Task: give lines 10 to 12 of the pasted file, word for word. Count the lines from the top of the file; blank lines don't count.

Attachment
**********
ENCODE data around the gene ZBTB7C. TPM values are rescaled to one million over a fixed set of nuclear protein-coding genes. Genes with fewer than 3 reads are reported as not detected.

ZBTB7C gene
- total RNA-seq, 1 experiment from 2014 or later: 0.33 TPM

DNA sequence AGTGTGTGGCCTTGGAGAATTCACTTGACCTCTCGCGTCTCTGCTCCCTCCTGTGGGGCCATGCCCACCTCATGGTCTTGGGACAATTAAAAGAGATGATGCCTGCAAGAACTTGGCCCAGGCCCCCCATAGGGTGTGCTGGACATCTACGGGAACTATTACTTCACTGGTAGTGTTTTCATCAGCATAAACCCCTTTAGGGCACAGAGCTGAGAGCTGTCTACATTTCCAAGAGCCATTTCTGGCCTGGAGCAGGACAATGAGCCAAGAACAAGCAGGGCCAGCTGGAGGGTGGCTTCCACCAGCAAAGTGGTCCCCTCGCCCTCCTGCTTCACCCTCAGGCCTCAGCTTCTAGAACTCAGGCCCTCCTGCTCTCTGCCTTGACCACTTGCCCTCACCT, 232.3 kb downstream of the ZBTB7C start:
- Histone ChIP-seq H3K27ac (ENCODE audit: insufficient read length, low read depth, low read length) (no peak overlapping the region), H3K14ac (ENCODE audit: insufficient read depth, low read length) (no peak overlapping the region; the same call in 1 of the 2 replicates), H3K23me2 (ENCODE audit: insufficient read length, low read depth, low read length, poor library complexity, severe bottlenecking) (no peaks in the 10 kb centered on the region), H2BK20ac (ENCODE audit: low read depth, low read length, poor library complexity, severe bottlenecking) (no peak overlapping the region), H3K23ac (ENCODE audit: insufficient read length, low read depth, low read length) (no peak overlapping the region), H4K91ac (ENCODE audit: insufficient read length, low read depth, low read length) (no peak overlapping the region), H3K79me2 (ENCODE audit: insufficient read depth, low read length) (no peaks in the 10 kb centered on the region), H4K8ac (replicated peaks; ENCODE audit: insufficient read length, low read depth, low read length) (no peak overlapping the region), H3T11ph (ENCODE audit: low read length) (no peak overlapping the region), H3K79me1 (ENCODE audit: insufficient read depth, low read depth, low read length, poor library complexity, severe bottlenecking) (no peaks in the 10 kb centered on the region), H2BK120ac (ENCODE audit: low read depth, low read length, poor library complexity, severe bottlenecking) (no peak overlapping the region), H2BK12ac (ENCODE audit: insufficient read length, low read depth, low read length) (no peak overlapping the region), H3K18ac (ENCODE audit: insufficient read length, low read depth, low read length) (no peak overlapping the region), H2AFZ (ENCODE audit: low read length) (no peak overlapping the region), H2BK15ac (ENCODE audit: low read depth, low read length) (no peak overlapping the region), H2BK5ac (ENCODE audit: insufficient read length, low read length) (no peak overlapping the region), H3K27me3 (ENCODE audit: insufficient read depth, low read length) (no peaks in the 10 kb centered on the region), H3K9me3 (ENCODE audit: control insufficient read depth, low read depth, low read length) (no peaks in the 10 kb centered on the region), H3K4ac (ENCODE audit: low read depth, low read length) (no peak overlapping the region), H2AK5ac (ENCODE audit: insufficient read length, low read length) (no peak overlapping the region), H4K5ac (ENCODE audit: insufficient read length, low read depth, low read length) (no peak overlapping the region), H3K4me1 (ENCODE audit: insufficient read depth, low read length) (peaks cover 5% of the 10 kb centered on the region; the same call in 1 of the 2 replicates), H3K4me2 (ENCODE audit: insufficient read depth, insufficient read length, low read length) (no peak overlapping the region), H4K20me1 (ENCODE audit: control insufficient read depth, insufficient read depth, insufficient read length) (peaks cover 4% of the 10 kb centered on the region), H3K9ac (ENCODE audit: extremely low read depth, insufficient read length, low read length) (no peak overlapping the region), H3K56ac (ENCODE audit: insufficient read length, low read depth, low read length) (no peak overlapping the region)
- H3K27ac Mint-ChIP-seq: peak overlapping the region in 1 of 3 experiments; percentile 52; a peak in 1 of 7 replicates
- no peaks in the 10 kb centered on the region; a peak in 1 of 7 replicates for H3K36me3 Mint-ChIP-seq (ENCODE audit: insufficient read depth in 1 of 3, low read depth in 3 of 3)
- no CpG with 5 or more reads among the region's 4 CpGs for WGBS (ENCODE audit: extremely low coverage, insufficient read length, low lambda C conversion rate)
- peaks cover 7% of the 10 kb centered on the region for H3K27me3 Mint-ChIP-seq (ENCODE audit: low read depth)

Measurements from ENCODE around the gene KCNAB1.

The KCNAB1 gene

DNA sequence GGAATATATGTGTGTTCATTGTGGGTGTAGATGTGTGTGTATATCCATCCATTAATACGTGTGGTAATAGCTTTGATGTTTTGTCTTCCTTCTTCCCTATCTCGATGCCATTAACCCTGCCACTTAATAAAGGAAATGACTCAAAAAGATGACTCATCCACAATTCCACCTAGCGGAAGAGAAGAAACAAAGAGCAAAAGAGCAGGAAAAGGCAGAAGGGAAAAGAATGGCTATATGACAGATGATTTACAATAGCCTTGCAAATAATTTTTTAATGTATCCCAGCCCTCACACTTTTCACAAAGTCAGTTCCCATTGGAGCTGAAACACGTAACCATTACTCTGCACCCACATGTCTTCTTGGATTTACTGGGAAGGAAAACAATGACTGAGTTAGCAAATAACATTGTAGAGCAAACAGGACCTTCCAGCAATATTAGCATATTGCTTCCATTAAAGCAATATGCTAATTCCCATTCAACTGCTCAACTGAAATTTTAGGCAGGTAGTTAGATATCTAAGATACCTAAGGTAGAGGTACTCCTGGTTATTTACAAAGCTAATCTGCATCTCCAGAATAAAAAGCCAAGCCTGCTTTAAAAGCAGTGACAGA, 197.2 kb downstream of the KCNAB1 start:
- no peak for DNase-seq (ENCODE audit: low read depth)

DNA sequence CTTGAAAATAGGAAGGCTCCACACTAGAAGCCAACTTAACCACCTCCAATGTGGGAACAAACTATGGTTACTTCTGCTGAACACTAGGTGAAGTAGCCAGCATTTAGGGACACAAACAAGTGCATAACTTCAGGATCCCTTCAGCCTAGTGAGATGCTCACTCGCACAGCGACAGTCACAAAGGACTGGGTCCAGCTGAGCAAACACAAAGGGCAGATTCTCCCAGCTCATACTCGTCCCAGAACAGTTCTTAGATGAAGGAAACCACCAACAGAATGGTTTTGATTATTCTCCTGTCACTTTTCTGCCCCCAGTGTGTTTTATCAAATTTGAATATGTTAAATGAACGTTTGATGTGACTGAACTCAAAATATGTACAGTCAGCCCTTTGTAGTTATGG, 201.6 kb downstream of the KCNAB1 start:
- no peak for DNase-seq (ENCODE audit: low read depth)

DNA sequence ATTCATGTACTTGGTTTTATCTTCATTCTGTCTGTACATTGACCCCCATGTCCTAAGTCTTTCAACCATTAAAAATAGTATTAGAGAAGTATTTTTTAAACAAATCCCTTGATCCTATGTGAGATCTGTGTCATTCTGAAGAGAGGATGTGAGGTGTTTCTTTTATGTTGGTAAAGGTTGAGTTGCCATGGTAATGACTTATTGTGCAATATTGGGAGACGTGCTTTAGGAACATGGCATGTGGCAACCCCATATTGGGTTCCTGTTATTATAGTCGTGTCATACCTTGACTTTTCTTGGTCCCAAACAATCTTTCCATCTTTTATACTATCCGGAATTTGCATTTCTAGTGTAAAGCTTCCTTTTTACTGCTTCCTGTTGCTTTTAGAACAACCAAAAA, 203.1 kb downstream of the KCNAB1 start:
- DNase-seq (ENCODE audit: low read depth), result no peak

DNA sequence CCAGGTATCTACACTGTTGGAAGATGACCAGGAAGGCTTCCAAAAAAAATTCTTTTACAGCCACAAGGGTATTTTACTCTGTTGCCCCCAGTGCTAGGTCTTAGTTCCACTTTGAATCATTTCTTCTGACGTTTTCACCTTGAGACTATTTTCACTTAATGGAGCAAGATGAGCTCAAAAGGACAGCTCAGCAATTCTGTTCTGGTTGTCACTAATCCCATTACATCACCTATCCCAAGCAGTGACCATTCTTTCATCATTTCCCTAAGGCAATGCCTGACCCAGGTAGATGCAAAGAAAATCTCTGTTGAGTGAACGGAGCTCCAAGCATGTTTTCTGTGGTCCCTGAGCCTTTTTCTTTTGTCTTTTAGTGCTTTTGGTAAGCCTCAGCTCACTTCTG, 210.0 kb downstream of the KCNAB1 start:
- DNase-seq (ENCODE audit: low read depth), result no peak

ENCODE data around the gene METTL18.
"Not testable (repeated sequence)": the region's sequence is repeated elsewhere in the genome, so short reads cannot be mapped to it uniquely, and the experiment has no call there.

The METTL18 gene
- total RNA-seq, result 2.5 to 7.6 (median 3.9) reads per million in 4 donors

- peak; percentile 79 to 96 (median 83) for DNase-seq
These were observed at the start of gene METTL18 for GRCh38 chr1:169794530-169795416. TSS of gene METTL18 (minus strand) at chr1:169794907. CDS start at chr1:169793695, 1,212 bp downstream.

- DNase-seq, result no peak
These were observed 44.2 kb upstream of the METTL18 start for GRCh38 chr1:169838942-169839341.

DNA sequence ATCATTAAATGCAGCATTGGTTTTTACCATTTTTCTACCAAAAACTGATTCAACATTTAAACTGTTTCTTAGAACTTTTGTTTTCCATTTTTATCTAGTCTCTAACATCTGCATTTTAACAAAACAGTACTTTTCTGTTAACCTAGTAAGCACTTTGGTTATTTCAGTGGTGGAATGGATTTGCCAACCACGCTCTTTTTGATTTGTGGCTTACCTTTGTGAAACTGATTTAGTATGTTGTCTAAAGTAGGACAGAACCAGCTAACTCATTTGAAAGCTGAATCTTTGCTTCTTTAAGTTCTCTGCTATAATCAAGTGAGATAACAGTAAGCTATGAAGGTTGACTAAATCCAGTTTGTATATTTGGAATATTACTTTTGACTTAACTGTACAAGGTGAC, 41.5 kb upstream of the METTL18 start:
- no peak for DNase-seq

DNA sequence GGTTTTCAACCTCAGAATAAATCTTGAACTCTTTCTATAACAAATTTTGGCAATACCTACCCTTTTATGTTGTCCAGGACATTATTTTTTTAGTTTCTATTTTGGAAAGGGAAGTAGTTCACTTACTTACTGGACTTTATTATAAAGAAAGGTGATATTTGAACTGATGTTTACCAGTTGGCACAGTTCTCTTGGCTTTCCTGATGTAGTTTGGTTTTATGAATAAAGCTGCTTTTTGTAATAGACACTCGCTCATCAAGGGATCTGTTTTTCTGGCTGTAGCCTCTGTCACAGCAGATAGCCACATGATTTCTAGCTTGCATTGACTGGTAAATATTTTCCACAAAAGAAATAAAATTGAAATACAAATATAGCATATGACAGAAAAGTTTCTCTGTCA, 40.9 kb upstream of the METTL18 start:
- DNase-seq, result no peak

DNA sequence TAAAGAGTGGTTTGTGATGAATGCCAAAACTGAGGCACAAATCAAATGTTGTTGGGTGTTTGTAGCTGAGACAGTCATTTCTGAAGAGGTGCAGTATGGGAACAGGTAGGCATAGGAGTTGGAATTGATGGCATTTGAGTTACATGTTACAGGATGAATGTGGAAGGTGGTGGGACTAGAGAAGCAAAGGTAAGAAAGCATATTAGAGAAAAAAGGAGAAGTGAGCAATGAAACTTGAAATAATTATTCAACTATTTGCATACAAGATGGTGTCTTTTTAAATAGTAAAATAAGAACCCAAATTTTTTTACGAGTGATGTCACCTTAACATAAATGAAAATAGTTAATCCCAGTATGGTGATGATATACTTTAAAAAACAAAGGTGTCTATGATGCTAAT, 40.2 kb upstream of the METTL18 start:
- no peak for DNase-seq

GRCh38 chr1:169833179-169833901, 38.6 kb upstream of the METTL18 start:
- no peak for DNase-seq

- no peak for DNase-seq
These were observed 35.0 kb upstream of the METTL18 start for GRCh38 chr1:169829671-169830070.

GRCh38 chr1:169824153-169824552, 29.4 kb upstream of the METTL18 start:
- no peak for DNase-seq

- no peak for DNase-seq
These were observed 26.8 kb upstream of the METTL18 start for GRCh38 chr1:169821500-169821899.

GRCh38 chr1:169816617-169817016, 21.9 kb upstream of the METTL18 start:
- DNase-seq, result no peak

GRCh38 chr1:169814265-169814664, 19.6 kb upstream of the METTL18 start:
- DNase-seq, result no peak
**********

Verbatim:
Measurements from ENCODE around the gene KCNAB1.

The KCNAB1 gene

DNA sequence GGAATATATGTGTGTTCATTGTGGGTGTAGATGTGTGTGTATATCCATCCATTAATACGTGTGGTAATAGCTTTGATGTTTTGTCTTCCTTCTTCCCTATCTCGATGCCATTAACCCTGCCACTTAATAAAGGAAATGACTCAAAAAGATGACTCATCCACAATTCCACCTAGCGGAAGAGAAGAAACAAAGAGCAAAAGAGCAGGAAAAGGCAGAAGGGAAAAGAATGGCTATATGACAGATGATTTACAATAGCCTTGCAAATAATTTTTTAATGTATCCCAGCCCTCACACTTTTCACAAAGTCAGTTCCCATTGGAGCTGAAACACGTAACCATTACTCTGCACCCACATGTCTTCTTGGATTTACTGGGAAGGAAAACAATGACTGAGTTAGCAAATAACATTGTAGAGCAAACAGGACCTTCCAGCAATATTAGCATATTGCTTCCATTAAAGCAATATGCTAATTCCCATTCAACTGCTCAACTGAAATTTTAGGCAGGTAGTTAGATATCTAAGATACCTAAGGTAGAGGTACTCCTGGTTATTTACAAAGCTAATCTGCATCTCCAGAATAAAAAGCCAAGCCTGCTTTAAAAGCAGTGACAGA, 197.2 kb downstream of the KCNAB1 start: